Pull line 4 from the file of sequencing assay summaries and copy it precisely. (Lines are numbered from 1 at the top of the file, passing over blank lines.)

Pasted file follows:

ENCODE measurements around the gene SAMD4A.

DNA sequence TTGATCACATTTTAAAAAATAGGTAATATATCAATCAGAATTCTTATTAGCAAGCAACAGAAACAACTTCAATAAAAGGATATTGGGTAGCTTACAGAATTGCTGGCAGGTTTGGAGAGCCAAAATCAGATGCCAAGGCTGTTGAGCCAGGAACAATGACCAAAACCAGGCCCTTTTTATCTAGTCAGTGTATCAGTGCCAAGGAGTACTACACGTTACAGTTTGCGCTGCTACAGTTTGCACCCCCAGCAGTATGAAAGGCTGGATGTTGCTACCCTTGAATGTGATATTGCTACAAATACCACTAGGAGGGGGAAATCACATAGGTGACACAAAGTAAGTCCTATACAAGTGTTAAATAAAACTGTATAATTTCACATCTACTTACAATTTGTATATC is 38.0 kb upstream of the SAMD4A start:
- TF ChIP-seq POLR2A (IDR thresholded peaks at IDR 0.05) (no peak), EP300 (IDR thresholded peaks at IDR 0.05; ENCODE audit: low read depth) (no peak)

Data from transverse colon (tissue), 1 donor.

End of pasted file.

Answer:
Data from transverse colon (tissue), 1 donor.